The Great Debate

Top 5 political predictions for 2015

By Bill Schneider
December 16, 2014

Hillary Clinton speaks on "Smart Power: Security Through Inclusive Leadership"  at Georgetown University in Washington

1. The Obama boom will finally arrive.  Only it will be more like a boomlet.

Americans have been waiting for the boom since they elected President Barack Obama in the teeth of the 2008 financial meltdown. After all, we elected Ronald Reagan during an economic downturn in 1980, and by his second term, the economy had turned around (“Morning in America”).  We elected Bill Clinton in an economic downturn in 1992, and by his second term, the economy had come roaring back (the “dot-com boom,” now known as the “dot-com bubble”).  Now we’re deep into Obama’s second term. Where’s da boom?

from Anatole Kaletsky:

Stock markets set to take off as Europe, Asia abandon austerity

By Anatole Kaletsky
November 28, 2014

A pedestrian walks past an electronic board showing Japan's Nikkei average outside a brokerage in Tokyo

The Great Divergence is a term coined by economic historians to explain the sudden acceleration of growth and technology in Europe from the 16th century onward, while other civilizations such as China, India, Japan and Persia remained in their pre-modern state. This phrase has recently acquired a very different meaning, however,  more relevant to global economic and financial conditions today.

from Anatole Kaletsky:

The takeaway from six years of economic troubles? Keynes was right.

By Anatole Kaletsky
October 31, 2014

Protesters clash with police during an anti-austerity rally in Athens

Now that the Federal Reserve has brought its program of quantitative easing to a successful conclusion, while the French and German governments have ended their shadow-boxing over European budget “rules,” macroeconomic policy all over the world is entering a period of unusual stability and predictability. Rightly or wrongly, the main advanced economies have reached a settled view on their economic policy choices and are very unlikely to change these in the year or two ahead, whether they succeed or fail. It therefore seems appropriate to consider what we can learn from all the policy experiments conducted around the world since the 2008 crisis.

from Nicholas Wapshott:

The EU-U.S. love-hate relationship

By Nicholas Wapshott
April 11, 2014

The elaborate gavotte between the American and European economies continues.

While the Federal Reserve has begun to wind down its controversial quantitative easing (QE) program, the European Central Bank (ECB) the federal reserve of the eurozone, has announced it is considering a QE program of its own.

from Nicholas Wapshott:

No, austerity did not work

By Nicholas Wapshott
November 7, 2013

There have been a lot of sighs of relief in Europe lately, where countries like Britain and Spain, long in recession, have finally started to grow. Not by much, nor for long. But such is the political imperative to suggest that all the misery of fiscally tight economic policies was worth the pain that there are tentative claims the worst is now over and, ipso facto, austerity worked.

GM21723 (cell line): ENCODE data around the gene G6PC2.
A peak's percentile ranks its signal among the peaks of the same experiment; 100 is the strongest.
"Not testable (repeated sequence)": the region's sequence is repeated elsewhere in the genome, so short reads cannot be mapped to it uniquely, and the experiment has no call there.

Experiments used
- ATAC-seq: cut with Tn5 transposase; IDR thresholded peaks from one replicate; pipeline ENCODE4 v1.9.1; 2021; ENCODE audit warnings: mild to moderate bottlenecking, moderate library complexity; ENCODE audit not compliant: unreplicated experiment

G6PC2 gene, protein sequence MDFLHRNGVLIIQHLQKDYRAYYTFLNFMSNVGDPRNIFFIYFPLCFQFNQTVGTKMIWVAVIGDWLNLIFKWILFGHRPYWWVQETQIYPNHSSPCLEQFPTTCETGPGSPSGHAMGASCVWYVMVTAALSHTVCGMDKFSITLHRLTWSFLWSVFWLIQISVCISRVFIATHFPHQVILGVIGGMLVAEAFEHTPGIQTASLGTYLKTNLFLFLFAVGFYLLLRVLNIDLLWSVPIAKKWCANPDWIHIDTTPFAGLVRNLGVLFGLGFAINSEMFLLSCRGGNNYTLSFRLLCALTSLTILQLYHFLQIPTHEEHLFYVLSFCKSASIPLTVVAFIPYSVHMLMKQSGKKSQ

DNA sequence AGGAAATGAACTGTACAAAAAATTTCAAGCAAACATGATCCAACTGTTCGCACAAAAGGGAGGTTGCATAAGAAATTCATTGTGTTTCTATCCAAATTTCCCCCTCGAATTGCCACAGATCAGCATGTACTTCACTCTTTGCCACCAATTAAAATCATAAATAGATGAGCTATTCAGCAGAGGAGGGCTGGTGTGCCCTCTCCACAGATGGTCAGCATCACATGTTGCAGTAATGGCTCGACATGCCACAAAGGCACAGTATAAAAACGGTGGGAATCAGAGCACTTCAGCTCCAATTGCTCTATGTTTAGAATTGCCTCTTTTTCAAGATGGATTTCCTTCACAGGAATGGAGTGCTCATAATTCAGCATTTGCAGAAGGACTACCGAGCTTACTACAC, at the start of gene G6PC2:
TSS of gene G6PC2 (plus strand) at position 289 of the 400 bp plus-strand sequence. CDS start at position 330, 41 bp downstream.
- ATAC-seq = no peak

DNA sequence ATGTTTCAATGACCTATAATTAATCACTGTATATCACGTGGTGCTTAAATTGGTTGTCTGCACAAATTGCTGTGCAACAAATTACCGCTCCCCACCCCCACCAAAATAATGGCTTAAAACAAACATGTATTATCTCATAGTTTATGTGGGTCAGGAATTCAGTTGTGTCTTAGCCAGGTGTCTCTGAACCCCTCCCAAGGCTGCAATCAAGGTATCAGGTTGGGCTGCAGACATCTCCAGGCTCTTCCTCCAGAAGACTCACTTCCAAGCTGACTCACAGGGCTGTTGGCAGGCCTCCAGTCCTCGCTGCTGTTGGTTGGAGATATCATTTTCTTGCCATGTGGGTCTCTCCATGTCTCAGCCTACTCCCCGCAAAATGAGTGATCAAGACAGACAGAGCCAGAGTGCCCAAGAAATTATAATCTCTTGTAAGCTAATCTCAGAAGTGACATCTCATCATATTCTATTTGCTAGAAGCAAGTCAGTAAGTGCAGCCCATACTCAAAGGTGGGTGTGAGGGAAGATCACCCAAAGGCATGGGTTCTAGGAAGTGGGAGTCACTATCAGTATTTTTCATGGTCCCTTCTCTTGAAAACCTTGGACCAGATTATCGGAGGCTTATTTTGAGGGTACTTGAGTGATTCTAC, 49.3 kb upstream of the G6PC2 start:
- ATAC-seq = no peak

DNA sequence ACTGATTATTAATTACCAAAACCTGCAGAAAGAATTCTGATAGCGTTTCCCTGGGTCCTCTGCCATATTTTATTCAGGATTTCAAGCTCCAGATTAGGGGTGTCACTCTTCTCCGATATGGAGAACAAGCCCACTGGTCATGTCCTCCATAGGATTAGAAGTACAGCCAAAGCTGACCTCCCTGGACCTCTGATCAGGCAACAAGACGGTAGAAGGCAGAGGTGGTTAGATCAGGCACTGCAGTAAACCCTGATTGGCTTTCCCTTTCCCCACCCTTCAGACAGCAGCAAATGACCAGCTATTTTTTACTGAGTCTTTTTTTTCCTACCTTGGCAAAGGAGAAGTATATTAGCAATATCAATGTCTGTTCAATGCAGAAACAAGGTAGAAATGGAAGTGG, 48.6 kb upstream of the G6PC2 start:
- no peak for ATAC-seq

from Nicholas Wapshott:

Austerity is a moral issue

By Nicholas Wapshott
May 17, 2013

Security worker opens the door of a government job center as people wait to enter in Marbella, Spain, December 2, 2011. REUTERS/Jon Nazca

from Nicholas Wapshott:

Not in the spirit of Hayek

By Nicholas Wapshott
May 14, 2013

It has been a bad couple of weeks for conservative social scientists. First a doctoral student ran the numbers on the study by Harvard’s Carmen Reinhart and Kenneth Rogoff that underpins austerity and deep public spending cuts as a cure for the Great Recession and found it full of errors. Then a policy analyst, Jason Richwine, who angered Senate Republicans trying to pass immigration reform with a one-sided estimate of the cost of making undocumented workers citizens, was obliged to clear his desk at the Heritage Foundation when it became known his Harvard dissertation suggested Hispanics had lower intelligence than “the white native population.”

Can GOP blame Obama for the sequester?

By Bill Schneider
February 19, 2013

More than 25 years ago, Representative Jack Kemp told me, “In the past, the left had a thesis: spending, redistribution of wealth and deficits. Republicans were the antithesis: spending is bad.”

Is Mitt Romney the last true believer in austerity?

By Nicholas Wapshott
May 24, 2012

There is something oddly retro about Mitt Romney. He appears to have sprung from a nostalgic fifties “Hairspray” world where women sported beehives and cars had fins. Nor has his economic thinking kept up with the times. Although he backed Obama’s $787 billion-dollar Keynesian stimulus, as soon as the borrowers’ remorse that sparked the Tea Party took hold, he turned on a dime and embraced austerity and paying off the national debt.

Britain’s austerity experiment is faltering

By Nicholas Wapshott
March 28, 2012

It was the Welsh sage Alan Watkins who remarked that a budget that looked good the day it was delivered to the British Parliament was sure to look terrible a week later, and vice versa. The avalanche of new information dumped by the Treasury is simply too much to grasp at a single sitting, and governments tend to bury bad news in a welter of statistics. And so it proved with finance minister George Osborne’s budget served up last week.